Day 13: (15 miles)
It’s 3:20 a.m. on the last day of our John Muir Trail hike. We’ve got all our gear packed and I'm standing by my backpack shining my headlamp at Sequoia as she squirms and cries into the darkness around us. We’ve woken her up and she’s not happy about it, but we want to see the sunrise from Mt. Whitney, so we have to start hiking.
I shoulder my pack and quietly sing to Sequoia so as not to disturb the other hikers camping around us. As she nods off, we climb the switchbacks up Mt. Whitney’s back. The moon emerges from behind the mountains and illuminates the trail well enough that we turn off our headlamps and enjoy the romantic feel of the moonlit trail. We get to the top of Mt. Whitney just minutes before the sun makes it over the horizon. All around us, the predawn night is still.
That’s when Sequoia wakes from her sound sleep and a terrible tantrum commences. Suddenly, David and I wonder why in the world we brought a 15-month old to 14,505 feet. My stomach knots up and all I want is to go down. It’s cold, windy, and we have an unhappy child. I try breastfeeding Sequoia to calm her, but it does little to help. We put her in the backpack and wrap a blanket around her for extra warmth, then descend as quickly as possible.
We finish our hike at noon, and meet my dad for lunch. It’s a relief to be finished, but nostalgia for the trail hits me as soon as we take our feet off the dirt path. Taking Sequoia backpacking along the John Muir Trail wasn’t just a challenge—it was a fantastic way for us to bond as a family, to show us how capable we are of taking care of ourselves and our daughter, and to give Sequoia a unique beginning to her life.
Pulling off a long backpacking trip with a baby takes lots of planning and practice. Here are our top tips:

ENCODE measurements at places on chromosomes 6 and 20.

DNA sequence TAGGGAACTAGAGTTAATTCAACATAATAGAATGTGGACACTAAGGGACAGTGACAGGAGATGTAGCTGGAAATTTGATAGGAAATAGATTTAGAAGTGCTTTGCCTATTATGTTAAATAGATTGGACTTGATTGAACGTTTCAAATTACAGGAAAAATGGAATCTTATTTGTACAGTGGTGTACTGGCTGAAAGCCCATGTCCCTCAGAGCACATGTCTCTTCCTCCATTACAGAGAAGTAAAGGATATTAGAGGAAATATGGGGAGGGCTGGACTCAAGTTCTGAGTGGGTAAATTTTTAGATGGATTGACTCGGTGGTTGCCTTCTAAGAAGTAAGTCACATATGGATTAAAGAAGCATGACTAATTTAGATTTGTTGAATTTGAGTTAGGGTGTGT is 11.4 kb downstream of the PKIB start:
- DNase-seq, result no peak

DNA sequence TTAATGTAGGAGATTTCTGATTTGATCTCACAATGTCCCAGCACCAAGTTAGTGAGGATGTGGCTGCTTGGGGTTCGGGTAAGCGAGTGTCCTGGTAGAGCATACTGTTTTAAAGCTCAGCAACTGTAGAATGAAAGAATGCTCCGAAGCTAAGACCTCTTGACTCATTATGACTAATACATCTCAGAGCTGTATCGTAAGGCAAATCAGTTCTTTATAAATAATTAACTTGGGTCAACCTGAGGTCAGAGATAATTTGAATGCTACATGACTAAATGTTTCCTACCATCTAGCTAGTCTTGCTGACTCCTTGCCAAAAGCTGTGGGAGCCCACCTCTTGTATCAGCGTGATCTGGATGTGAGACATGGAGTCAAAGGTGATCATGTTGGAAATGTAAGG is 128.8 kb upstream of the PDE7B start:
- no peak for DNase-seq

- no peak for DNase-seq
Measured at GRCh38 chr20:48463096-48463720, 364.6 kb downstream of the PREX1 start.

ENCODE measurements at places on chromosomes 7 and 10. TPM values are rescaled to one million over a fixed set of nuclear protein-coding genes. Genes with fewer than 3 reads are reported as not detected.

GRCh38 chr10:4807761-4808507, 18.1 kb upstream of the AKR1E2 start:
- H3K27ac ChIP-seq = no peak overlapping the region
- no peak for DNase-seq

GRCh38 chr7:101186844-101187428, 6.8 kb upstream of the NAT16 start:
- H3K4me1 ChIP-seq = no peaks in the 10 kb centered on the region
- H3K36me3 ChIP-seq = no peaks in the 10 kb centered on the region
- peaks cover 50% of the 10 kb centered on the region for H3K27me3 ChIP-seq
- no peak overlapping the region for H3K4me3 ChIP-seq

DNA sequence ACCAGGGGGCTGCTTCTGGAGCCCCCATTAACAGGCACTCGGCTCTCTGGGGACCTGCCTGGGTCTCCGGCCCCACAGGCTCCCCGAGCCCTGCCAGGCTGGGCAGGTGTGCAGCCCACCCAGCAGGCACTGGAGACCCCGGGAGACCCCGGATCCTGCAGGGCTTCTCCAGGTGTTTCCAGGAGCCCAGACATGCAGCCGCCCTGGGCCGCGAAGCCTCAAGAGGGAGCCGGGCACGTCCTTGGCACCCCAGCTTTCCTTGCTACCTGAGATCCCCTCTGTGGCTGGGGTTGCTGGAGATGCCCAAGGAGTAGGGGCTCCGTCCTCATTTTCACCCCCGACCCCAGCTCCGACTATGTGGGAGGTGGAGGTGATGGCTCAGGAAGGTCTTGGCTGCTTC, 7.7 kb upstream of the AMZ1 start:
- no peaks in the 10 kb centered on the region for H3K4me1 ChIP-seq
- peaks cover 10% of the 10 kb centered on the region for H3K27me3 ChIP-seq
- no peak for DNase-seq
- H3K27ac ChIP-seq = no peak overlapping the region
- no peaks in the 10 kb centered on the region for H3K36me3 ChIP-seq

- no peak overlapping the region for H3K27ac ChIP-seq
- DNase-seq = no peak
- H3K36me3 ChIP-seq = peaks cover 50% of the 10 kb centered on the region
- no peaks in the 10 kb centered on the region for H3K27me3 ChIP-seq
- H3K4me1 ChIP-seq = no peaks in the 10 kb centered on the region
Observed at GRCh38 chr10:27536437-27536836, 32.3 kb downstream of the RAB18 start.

1. Gear up. It can be useful to test out several child carriers to choose the one that fits you best. Sequioa and I like the[Osprey Poco Plus pack for comfort and capacity. Sequoia’s down onesie—the Patagonia Infant Hi-Loft Down Sweater Bunting—kept her warm and was practical for sleeping.
2. Pack right. Split the load between yourself and a partner. David and I decided that I would carry Sequoia along with her clothes, my clothes, clean diapers, and some snack foods. David carried everything else, including the tent, food, sleeping bags, sleeping pads, trash, and dirty diapers.
3. Team up. Even though we were able to carry all our gear, hiking in a big group was helpful for entertaining Sequoia on breaks and giving us rest in camp.
4. Build up to it. In a sense, we began preparing Sequoia for backpacking trips as soon as she was born. We exposed her to nature frequently so she could build her confidence and familiarize herself with different landscapes. We went hiking with her every day, even in the rain, which gave us confidence in our ability to take care of her needs in different situations. The short backpacking trips we did leading up to the JMT helped us decide which gear was important to take and how we would carry it.
5. Be flexible. Establishing a routine and understanding your child’s tendencies makes life on trail smoother. At the same time, hiking with a toddler is unpredictable—maintaining the ability to adapt to change will help keep everyone happy and inspired to continue.
Written by Marketa Daley for Backpacker and legally licensed through the Matcha publisher network. Please direct all licensing questions to email@example.com.